Landing a new job is exciting, especially if the position includes a pay increase! You’ve worked hard for that raise and probably feel it’s quite well-deserved. But, it’s also important to be careful to not spend those additional dollars on shopping sprees or eating out every night. Instead, use the extra income to secure your finances. Every time you change roles or get a raise, maximize your financial potential with these simple steps:
1. Revisit or create your budget
A budget should include your take-home income minus any necessary expenses such as rent, car payments, or groceries (to name a few). Having a realistic budget will create a framework for intelligent decision-making and adjustments down the road. Since you’re adjusting to a higher level of income, now is the time to deal with any areas of your budget that might have gotten away from you previously. Re-calibrate your budget to be realistic with your spending and preferences, and then resolve to stick to it going forward!
2. Save the raise
It’s easy to get caught in the trap of keeping up appearances. One of the worst habits you can fall into is spending more with incremental increases to your income. Resisting these temptations to consume can be difficult, but saving the raise really does pay off. It’s scary to think about, but if your new company suddenly goes under, you’ll be okay, while others may be absolutely panicked about how to cover their mortgage and expensive car payments. While your new job may warrant a nice dinner, it probably does not justify a new car.
3. Fortify your personal finances
Assuming that you (like most Americans) have debt, increasing your payments on those high-interest loans will help decrease future interest payments. If all your debt has been reconciled, continue making payments, but now, make them towards your savings. For instance, building an emergency fund is a great way to financially secure you and your family in case things don’t go as planned. Typically, an emergency fund consists of three to six months of income, which is just enough time to hold you through rough patches of unemployment.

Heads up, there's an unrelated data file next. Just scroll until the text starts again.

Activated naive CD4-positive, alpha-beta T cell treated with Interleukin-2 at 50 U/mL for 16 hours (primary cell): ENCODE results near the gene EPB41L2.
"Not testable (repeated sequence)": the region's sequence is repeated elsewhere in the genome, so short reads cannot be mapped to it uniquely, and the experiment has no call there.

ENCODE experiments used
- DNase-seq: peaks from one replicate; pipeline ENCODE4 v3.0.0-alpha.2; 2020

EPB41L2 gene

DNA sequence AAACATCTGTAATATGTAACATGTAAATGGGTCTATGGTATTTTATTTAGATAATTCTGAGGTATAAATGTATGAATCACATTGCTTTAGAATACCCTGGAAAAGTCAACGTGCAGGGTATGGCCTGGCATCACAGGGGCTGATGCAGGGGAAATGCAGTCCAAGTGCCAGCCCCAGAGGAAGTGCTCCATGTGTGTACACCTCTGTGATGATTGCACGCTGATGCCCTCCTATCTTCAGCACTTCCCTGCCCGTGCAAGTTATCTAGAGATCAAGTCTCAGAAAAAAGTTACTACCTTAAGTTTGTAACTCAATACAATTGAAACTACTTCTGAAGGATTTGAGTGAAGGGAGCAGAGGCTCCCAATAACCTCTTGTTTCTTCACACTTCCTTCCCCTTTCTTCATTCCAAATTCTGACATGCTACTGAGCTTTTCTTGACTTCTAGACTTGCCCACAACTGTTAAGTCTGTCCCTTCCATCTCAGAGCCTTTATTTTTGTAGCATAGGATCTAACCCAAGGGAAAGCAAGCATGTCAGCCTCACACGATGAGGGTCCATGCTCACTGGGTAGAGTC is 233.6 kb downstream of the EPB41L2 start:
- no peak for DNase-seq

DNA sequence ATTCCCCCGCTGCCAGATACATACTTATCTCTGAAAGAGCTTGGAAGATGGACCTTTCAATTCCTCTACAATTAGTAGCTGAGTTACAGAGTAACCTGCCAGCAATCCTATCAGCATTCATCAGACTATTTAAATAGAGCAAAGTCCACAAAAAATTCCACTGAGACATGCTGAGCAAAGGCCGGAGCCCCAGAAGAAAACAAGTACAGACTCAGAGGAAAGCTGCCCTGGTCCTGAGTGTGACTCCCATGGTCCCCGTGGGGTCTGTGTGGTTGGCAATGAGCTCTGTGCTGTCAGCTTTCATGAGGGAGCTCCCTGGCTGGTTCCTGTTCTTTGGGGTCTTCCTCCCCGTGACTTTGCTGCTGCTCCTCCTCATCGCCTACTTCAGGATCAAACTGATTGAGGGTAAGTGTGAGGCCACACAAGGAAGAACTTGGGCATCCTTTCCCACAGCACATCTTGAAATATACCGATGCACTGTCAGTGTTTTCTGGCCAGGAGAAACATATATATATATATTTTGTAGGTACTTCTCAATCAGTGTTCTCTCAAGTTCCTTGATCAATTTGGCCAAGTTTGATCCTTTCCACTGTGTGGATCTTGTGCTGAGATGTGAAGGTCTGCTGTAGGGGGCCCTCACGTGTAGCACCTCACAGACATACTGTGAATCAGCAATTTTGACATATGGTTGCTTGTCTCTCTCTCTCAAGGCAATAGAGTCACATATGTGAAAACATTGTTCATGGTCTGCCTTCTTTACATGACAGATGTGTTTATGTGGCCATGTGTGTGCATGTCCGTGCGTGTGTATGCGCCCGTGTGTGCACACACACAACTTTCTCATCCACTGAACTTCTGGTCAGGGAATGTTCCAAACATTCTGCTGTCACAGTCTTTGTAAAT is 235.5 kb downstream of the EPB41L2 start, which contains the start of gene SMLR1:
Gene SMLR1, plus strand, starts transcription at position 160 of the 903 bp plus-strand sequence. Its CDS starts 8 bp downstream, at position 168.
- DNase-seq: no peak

4. Reevaluate your investment options
Between retirement accounts and college savings plans, there are a number of investment opportunities to which you can contribute your additional earnings. Many of these plans allow for tax-deferred growth, which can further amplify the power of your savings, and help you (and your children) avoid taking on debt in the future.
5. Take advantage of your benefits
Signing up for a company retirement plan is easy and important to your financial future. Savings in a company’s 401(k) are tax-advantaged and automatically deducted from your salary. Also, many employers will match employee contributions. Consider contributing at least as much as what’s needed for the full employer match to best maximize your benefits.
6. Consider rolling over your old 401(k)
Assuming this is not your first job, you may have a pre-existing 401(k) with another employer. You have a number of options when it comes to what to do with your old 401(k). You can leave it as is, without any further contributions, or roll it over to your new employer’s plan (if permitted) or to a new or pre-existing IRA. You should consider the fees and expenses of your available plan and IRA options, as well as other costs and benefits when deciding what to do with savings in your old 401(k). FutureAdvisor makes rolling over an employer plan to an IRA relatively simple. You may also be able to get help with the rollover process from your new employer if you decide to roll over to your new employer’s plan (if that is an option for you). Whatever you do, just don’t cash out your 401(k) when switching employers. Doing so can result in taxable income, tax penalties, and lost opportunities for your savings to grow.
Whether you are 25 or 55, starting a new job is exciting and it’s important to be aware of the financial opportunities associated with the transition and your new company. At the very least, you should save your raise, take advantage of your benefits, and consider whether to roll over pre-existing retirement plans when starting a new job. If you have questions along the way, our team here at FutureAdvisor is happy to help!
The views expressed are for informational purposes only and are not intended to serve as a forecast, a guarantee of future results, investment recommendations or an offer to buy or sell securities by FutureAdvisor. All expressions of opinion are subject to change without notice in reaction to shifting market, economic, or political conditions. The investment strategies mentioned are not personalized to your financial circumstances or investment objectives, and differences in account size, the timing of transactions and market conditions prevailing at the time of investment may lead to different results. Clients may lose money. Past performance is not indicative of future results. Investments in securities involve the risk of loss. Any tax strategies discussed should not be interpreted as tax advice and do not represent in any manner that the tax consequences detailed will be obtained. Clients should consult with their personal tax advisors regarding the tax consequences of investing.